Thursday 23 February 2017

Copenhagen Part II - Designing our future

Our second day in the beautiful city of Copenhagen started with a hearty Danish breakfast at our Tivoli Hotel, offering anything you could want, including smoked salmon, cheese and meats, hot eggs and bacon, and gorgeous yoghurt and fruits - this would hopefully keep us going for a while. Today was my actual birthday and we decided to walk across the river and onto Christianshavn, one of the city’s prettiest quarters, and also home to the world renowned restaurant Noma. Ooh, birthday lunch I thought… alas, they seem to have lost our reservation… Haha! At over £300 per head, I think this one will have to wait awhile… though, following in Justin’s hero, chef Rick Stein’s footsteps, he had his photo taken in front of the building, that will have to do for now!

Walking along the river we came across the Danish Architecture Centre (DAC), a very interesting museum asking “how does architecture address challenges such as climate change, urbanisation and social segregation?” Using the city as their main exhibition, guided tours illustrate why Copenhagen and other Danish cities are praised around the world for their visionary way of combining liveability, growth and sustainability – surely topics that every country should have high on their agendas for the future. Even though we didn’t go on a tour… one of the many reasons to go back in the summer… we did see a fantastic exhibition called Wasteland – from Waste to Architecture in which architectural practice, the Lendager Group takes a look at how waste can create new architecture and even become a new resource in its own right. 
Courtesy of Kristina Neel at DAC
This upcycling process doesn’t just re-use materials as you would in recycling, but forms the basis for new, improved materials, often lengthening the life span of both products. For instance, by mixing new concrete with old, recycled concrete, you can make the material stronger than ever. Or, rather than trying to recycle house bricks one by one where often the mortar is stronger than the actual brick, they suggest cutting out a whole piece of wall as one unit and re-using it as a panel.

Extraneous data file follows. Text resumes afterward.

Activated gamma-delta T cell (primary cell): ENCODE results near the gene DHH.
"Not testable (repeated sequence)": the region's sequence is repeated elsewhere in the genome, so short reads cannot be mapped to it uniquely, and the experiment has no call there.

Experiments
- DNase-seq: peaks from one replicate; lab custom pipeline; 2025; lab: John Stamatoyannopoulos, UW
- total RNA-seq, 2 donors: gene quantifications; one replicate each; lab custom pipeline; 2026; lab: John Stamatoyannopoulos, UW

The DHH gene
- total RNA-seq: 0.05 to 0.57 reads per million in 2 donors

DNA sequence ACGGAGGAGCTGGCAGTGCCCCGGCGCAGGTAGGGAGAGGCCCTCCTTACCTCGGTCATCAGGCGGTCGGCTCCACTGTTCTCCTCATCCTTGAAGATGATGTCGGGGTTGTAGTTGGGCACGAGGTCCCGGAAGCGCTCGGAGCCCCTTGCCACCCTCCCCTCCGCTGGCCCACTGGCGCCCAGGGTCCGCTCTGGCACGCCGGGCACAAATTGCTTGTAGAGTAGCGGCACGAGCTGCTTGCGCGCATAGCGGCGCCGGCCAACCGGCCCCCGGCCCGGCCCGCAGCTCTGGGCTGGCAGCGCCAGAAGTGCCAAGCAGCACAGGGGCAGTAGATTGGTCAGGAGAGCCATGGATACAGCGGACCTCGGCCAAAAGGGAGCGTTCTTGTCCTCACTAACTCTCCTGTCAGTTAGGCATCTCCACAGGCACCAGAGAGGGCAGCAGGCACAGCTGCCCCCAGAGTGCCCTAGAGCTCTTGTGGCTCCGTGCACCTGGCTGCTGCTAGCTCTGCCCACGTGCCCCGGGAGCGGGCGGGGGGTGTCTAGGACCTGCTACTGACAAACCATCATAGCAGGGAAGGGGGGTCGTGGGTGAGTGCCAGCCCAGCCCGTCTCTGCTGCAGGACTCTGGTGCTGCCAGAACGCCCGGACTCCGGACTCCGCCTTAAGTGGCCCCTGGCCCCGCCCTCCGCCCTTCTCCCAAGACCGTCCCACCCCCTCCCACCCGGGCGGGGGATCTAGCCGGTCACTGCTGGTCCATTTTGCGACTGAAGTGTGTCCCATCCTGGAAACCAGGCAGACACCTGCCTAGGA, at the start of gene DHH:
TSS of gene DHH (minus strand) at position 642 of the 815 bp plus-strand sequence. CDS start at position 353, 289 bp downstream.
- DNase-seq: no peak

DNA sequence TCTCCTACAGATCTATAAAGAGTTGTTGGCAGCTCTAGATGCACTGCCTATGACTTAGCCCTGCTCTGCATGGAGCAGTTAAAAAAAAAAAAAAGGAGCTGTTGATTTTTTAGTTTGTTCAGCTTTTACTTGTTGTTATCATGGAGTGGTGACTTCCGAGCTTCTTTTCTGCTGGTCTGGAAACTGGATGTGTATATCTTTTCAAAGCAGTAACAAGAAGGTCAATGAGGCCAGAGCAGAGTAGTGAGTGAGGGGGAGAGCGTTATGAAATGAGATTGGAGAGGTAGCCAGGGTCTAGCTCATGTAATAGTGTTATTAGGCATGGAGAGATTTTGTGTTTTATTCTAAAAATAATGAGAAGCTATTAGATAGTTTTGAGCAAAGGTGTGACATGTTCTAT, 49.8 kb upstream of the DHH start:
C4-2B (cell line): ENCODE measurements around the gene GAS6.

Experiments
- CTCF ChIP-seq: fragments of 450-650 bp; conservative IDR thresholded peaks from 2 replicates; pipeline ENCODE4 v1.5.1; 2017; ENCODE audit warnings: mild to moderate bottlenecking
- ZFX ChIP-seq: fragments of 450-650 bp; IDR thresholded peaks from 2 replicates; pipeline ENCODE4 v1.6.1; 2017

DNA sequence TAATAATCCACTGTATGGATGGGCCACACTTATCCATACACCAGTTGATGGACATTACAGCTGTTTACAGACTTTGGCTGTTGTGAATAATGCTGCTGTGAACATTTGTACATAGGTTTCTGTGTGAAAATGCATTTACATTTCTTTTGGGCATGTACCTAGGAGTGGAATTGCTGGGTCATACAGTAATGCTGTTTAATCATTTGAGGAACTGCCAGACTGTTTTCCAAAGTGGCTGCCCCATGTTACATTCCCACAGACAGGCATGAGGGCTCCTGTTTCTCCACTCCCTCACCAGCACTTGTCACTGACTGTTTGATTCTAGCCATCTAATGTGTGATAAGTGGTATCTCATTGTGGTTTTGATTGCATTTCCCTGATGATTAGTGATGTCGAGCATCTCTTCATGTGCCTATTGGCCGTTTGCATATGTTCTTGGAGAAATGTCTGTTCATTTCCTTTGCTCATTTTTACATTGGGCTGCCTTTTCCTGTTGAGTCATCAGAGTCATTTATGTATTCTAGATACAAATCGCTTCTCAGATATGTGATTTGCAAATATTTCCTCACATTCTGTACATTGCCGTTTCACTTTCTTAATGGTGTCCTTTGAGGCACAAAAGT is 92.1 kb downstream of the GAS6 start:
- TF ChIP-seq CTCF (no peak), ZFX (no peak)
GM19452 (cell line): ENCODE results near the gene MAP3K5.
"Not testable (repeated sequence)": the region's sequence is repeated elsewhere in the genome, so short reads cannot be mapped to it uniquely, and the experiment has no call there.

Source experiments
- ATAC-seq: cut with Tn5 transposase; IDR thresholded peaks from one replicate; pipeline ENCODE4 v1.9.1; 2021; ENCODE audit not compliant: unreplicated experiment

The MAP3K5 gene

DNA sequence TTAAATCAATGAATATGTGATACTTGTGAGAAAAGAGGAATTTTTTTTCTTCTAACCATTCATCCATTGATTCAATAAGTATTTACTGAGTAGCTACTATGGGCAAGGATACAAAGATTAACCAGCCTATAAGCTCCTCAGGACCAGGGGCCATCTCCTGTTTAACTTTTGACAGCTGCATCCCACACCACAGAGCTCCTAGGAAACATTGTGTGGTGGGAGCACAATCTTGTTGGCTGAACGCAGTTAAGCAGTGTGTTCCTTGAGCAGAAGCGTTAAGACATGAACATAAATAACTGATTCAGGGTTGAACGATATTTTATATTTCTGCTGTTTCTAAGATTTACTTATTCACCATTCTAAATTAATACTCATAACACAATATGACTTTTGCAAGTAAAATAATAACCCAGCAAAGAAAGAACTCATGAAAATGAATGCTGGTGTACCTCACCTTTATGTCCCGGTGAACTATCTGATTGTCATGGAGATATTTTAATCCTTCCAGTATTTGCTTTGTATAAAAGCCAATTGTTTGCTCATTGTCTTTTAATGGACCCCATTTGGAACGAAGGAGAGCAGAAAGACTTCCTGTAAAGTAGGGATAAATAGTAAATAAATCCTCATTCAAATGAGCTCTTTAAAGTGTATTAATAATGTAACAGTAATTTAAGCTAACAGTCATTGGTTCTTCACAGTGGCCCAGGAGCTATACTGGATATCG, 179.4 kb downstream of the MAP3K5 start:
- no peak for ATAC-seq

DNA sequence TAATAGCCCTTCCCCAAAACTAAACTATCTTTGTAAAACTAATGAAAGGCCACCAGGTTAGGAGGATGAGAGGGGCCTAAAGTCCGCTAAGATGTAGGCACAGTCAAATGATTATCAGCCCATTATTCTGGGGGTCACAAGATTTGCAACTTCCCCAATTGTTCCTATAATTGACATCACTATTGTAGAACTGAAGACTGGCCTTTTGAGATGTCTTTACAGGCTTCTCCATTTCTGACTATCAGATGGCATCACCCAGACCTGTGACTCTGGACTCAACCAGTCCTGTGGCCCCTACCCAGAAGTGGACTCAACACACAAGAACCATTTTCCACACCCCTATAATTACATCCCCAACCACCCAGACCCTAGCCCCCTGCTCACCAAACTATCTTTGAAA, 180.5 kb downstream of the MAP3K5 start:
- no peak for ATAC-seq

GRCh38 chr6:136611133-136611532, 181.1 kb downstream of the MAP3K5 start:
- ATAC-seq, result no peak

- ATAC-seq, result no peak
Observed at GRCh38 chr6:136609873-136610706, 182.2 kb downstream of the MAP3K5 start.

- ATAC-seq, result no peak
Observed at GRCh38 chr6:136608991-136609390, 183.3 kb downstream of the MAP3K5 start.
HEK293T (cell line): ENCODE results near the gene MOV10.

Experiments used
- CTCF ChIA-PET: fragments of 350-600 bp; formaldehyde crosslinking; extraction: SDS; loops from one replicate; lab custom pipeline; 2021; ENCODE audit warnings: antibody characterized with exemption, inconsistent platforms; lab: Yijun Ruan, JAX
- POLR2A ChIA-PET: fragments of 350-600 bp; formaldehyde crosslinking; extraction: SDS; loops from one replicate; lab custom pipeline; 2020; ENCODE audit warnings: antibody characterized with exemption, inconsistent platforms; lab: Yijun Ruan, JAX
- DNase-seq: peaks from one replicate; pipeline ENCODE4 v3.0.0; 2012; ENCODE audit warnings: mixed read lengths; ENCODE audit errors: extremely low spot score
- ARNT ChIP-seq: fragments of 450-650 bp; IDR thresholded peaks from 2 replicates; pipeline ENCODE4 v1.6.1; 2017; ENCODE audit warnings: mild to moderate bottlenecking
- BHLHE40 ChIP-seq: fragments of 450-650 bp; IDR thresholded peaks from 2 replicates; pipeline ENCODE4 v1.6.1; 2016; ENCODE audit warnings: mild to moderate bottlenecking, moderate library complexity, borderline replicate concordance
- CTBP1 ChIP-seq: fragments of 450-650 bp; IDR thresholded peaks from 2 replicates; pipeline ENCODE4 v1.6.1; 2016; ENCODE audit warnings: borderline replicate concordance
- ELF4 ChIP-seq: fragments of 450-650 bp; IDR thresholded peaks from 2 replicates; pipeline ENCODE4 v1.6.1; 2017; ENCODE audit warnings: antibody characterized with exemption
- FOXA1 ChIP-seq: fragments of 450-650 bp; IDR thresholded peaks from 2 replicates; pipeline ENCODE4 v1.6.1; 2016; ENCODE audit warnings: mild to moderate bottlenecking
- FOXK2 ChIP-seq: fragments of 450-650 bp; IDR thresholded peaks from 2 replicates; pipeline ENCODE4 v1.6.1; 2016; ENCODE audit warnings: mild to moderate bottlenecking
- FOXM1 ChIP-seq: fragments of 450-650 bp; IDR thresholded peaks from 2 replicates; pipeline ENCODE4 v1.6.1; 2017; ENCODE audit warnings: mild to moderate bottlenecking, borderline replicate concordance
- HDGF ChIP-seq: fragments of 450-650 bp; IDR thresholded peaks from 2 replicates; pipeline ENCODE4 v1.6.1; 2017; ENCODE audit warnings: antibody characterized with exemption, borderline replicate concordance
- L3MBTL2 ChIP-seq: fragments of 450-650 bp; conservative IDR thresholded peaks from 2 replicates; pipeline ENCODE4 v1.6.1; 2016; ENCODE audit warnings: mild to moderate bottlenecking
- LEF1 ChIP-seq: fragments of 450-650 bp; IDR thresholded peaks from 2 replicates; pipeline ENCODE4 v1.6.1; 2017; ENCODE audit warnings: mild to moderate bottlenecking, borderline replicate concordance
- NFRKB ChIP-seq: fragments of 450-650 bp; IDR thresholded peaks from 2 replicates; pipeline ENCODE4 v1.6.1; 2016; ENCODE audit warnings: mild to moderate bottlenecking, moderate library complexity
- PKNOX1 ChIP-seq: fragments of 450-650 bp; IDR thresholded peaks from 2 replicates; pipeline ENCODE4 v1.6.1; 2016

Throughout the exhibition there were some pretty frightening facts about world growth - did you know that the world's population is growing by five school classes per minute, or that it took only three years (2011-2013) for China to use more concrete that the USA used in the entire 20th century? It should be pretty obvious that our planet can not sustain this growth, and something has to change! Look at the housing crisis we have in the UK alone! Sorry, I’m getting a little passionate now, but this exhibition really did open our eyes, though maybe this is also because we’ve always been excited by modern, or different design, and some of the ideas that were featured made from upcycled materials were just genius!
Courtesy of Kristina Neel at DAC

The exhibition is themed around six different materials, including glass, wood, concrete and plastic. First we see the materials as by-products, then we follow their transformation into new materials, new buildings, and even new urban spaces.

One of my favourite ideas was this textured wall made from  different sized strips of wood attached to a frame. It is then treated to create this beautiful panel that I would love to have in my home! This is another factor that the Lendager Group focuses on, not only how to use waste as a potential resource, but also how to make these resources architecturally and aesthetically attractive. After all, waste is certainly a resource we will never run out of, and if smart and daring designers can come up with beautiful, practical and comfortable homes that we would happily live in, then this must be the way forward...

I have had a quick look to see if there are many UK initiatives following this idea, I found a couple of blogs about reupholstering chairs and repainting household items, but much of this is seen as more of an artform, with many pieces costing more than the original item, I don’t think this is the answer. This interesting post on Sustainable Build highlights the problems in the UK’s construction industry, such as the lack of information on sourcing and how to use these products in design, and also the cost of deconstructing a building rather than the cheaper option to demolish and destroy. I see so many boarded-up old houses where I live, and it makes me sick to see them just sitting there empty when we’re in such need for housing, both social and private. Yet the current answer seems to build inefficient box houses that all look the same, have no character or design, and call themselves four-bed detached dream homes.

Wow, this is supposed to be a quilting blog!! Apologies for going off-topic this week, I just felt our adventure in design and our discoveries had to be shared! This week I'm at my first quilt show of the year, the Spring Quilt Festival at Harrogate - I hope to see you there!

1 comment:

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